Month: February 2016

affair prevention

You may have heard the expression, “Affairs don’t begin in bed.” This just means that there are often a series of poor boundaries and bad choices that happen long before the affair. They are preventable and here’s how:

  1. Realize that you are capable of having an affair. We all are. You need to realize this or else you will not enforce boundaries like you should. I hear this a lot, “I never thought I would do something like this.” And we never do. Good people do bad things. all. the. time. You are not immune.
  2. Talk to your spouse. Are you unhappy in your marriage? Feel as though something is missing? Angry? You are vulnerable to making decisions based on your (conscious or unconscious) desire to fill that missing piece and be happy. If talking doesn’t work, try counseling! Ignoring a problem will not make it go away. In fact, it will most likely get worse.
  3. Get healthy. If you have an untreated addiction or mental illness, please seek treatment. You are more vulnerable to having an affair.
  4. Set clear boundaries. Decide with your spouse what is acceptable behavior with the opposite sex. I can’t make my clients be as conservative as I am in my own marriage with this, but I have one rule that I am adamant about: do not complain about your partner with someone of the opposite sex. In fact, be very wary of who you complain about your partner with in general. Choose one or two trustworthy friends of the same sex when you need to vent on occasion. Also, use facebook wisely. I don’t think you need to be friends with the “one who got away.” Block the person or get rid of your account if you are struggling with this. I have seen too many affairs begin on facebook. Not worth it!
  5. Be accountable. You will feel attraction to someone other than your spouse at some point. That is normal. What is not ok is keeping this a secret (although you do not need to tell your spouse about this unless you have acted on the attraction). Hiding things and trying to push them down has a way of making them get bigger. Find that trustworthy same sex friend and say something like this: “there’s just something about him /her that I find attractive. I will have extra boundaries with this person and if it continues to grow I will remove this person from my life to protect my marriage and family.”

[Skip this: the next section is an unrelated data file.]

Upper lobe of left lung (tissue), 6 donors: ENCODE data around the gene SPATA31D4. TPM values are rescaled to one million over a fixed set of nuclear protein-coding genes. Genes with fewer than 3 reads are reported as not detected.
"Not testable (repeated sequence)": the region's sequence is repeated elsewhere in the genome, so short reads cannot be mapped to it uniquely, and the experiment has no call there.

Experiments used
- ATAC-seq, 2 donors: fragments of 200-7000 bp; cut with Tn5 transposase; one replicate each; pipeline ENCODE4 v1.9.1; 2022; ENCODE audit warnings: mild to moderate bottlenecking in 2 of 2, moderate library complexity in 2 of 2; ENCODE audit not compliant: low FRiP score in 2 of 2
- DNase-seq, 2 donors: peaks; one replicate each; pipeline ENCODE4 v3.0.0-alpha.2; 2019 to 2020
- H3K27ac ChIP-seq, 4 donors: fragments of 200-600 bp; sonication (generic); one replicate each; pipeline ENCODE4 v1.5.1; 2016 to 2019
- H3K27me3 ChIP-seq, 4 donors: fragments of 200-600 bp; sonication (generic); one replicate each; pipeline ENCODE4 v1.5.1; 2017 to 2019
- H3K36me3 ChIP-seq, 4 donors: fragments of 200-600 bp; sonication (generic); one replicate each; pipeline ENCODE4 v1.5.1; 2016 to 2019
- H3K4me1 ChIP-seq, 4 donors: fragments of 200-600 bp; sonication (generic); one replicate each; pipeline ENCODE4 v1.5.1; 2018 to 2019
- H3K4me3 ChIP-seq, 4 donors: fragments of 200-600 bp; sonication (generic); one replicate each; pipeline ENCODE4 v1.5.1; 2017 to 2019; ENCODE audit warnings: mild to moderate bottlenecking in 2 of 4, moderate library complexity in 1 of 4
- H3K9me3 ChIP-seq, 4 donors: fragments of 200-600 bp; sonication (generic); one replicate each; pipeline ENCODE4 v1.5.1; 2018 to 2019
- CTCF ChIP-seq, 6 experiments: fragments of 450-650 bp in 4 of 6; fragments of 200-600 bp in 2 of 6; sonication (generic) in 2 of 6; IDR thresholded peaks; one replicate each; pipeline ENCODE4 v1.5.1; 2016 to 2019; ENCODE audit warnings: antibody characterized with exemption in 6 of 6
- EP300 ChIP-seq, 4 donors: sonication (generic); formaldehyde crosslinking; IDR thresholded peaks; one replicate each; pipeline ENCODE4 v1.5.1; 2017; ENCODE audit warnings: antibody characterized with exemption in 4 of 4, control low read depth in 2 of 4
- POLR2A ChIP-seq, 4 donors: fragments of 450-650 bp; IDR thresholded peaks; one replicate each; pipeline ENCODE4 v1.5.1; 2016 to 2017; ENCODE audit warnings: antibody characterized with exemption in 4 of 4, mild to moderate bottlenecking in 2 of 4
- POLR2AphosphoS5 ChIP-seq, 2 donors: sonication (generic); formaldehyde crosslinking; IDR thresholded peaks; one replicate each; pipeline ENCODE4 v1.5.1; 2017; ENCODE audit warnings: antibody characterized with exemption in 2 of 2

6. Learn about love. Love is a choice. You will always feel something is missing if you believe love is the same thing as the “in love feeling.” Hollywood and fairy tales set us up to believe that love is always supposed to be exciting, easy and make us happy (affairs are exciting…that is much of the draw).

If this blog is too late, please know that I have seen grace and forgiveness in sessions with clients. It will not be an easy road, but there is hope and healing is possible. I hope you’ll seek wise counsel and begin the process, friend. You are not alone.

how to not start a fight

Most folks believe that communication is the key to a happy marriage. And yet, usually when couples say they have a problem with communication they actually mean something like this: “we don’t know how to talk to each other without it turning into a fight” or “we don’t know how to talk to each other anymore.” Their problem is more specifically conflict resolution and a lack of intimacy/friendship.

So, my job is to figure out what folks really mean when they say, “we need to learn how to communicate better.” In many instances, I’m helping people learn how to start tough conversations about feelings and needs in the hopes of decreasing the chance of defensiveness and subsequently, an argument. Ultimately, my goal is not to prevent couples from fighting; it is to help them treat each other with respect.